Among the Luhya tribe in western Kenya, a tradition of bull-fighting exists. Originally practised to mark important events such as funerals, the sport has evolved into a more competitive and at times profitable pursuit.
After sizing each other up for several minutes the bulls launch into each other and the fight is on. While they can be herded towards a certain area, the animals fight where they want to, which in this case happened to be a maize field.
Arguably the most dangerous part of the sport, especially in informal events such as this, is watching it. Here a girl is carried away after being knocked over by a bull that decided to flee instead of fight.
Kakamega bull-fighting is an up close and personal experience, with the crowd following the action and running occasionally to avoid getting hit.
Horns locked, Misango (left) and Tupa Tupa (right) battle for dominance. Gerald Ashiono, chairman of the local Bull Owners Welfare group, says that bull-fighting is an intangible part of the region's heritage, spanning generations: "My grandfather owned bulls, my father owned bulls, now I own a bull."
Participants and spectators circle the competitors and cheer on their preferred animal, creating an atmosphere more akin to a fight club. Despite objections from some animal rights activists, proponents of the sport say it is an important economic activity and part of the Luhya cultural heritage.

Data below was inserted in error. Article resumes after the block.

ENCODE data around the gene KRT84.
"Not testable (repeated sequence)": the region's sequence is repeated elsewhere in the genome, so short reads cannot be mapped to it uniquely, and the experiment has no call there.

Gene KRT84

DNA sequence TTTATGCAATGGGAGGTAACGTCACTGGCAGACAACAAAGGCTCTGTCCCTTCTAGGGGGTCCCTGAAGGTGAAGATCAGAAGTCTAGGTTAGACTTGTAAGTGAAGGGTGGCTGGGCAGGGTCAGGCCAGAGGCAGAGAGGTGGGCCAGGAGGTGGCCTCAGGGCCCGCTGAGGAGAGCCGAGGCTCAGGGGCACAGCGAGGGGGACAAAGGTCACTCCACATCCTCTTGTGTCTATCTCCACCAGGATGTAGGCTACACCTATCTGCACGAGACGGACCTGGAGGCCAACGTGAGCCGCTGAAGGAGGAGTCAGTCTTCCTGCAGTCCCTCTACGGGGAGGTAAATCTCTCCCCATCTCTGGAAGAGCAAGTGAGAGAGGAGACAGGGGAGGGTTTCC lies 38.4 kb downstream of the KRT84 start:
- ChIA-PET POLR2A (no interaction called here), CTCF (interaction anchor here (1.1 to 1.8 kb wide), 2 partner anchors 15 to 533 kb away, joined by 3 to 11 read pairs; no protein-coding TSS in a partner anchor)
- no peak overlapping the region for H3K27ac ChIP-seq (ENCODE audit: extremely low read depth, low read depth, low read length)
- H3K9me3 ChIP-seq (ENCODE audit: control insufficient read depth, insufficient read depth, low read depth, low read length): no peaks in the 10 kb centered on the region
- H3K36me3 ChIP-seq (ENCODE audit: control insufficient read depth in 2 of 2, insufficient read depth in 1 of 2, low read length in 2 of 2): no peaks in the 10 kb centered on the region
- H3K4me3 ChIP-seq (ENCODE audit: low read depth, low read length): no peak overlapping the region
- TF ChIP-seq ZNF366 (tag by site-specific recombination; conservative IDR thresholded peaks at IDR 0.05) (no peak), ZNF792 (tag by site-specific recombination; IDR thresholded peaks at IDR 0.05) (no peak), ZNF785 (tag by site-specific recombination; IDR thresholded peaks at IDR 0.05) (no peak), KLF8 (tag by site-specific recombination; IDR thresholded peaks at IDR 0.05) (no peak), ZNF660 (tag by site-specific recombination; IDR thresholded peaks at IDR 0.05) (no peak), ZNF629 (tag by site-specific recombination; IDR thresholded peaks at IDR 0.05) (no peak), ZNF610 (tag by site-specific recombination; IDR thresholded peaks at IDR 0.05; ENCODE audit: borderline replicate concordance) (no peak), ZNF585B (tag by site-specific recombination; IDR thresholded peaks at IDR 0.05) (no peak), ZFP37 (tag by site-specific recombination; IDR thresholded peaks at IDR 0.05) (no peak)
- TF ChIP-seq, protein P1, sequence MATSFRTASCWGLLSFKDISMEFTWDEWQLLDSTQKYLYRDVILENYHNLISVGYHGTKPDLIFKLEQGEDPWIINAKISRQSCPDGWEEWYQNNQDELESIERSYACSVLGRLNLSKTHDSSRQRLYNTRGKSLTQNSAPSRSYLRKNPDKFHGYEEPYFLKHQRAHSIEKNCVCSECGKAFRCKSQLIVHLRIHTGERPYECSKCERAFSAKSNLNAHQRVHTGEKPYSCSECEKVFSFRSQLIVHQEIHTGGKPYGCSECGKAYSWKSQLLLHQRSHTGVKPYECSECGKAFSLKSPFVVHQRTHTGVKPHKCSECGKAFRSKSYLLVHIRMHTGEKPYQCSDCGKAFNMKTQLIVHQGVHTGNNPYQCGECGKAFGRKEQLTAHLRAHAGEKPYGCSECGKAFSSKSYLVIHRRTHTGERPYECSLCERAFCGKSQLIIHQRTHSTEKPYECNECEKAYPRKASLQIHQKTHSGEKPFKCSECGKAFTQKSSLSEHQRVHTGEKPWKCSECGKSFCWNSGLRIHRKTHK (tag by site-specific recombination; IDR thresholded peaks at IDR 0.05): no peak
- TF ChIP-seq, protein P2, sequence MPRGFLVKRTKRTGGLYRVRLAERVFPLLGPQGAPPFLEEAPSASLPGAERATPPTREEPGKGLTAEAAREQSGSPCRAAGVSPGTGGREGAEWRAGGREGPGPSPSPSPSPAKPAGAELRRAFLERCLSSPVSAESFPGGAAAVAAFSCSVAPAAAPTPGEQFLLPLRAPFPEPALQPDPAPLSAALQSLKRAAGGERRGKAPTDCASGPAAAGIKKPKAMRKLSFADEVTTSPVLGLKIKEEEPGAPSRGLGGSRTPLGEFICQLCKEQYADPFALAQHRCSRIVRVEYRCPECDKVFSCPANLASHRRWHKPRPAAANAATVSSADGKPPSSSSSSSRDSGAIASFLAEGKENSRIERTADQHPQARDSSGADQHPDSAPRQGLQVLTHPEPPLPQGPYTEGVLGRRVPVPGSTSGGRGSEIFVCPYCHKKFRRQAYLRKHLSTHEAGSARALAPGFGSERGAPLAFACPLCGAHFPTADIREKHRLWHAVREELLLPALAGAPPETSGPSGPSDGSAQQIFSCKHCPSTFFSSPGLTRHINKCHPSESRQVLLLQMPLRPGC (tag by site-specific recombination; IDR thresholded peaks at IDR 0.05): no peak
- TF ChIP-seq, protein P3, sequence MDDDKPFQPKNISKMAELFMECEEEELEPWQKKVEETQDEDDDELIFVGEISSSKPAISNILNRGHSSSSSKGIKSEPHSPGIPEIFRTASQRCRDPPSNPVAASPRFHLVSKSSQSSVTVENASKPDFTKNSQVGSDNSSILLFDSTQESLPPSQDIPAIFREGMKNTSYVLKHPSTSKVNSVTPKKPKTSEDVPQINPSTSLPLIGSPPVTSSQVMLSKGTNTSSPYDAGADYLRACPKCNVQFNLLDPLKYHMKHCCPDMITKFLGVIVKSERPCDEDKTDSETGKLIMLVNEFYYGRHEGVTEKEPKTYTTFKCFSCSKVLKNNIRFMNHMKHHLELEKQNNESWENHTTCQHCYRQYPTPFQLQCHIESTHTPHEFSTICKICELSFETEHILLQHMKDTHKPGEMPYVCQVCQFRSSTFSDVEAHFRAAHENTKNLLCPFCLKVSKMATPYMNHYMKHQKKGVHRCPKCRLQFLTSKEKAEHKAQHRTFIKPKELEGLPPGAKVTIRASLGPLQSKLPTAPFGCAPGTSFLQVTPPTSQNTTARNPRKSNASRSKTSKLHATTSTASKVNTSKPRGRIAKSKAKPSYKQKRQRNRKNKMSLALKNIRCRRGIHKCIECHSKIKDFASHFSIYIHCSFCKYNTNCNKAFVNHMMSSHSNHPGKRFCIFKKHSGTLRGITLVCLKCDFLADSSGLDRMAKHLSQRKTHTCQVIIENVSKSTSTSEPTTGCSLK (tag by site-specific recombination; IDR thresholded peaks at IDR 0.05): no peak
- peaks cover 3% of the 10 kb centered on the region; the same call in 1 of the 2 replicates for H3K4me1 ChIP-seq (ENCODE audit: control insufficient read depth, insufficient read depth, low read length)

A fight breaks out between two men representing different bulls. With gambling on the outcome a major component of the sport, tensions can run high during fights.
According to Mr Ashiono this form of bull-fighting is more humane than the Spanish variety: "The bull has a choice, if it doesn't want to fight that day you can't force it."
The crowd cheers as the bulls move from the maize field towards another farm.
Defeated, Tupa Tupa and his owner return home. While unsuccessful bulls may eventually be sold for meat, a key difference with Kenyan bull-fighting is that no bulls are killed in the process.
Misango, the victor after forcing Tupa Tupa to run away, is escorted back to the owner's village by a crowd of jubilant supporters.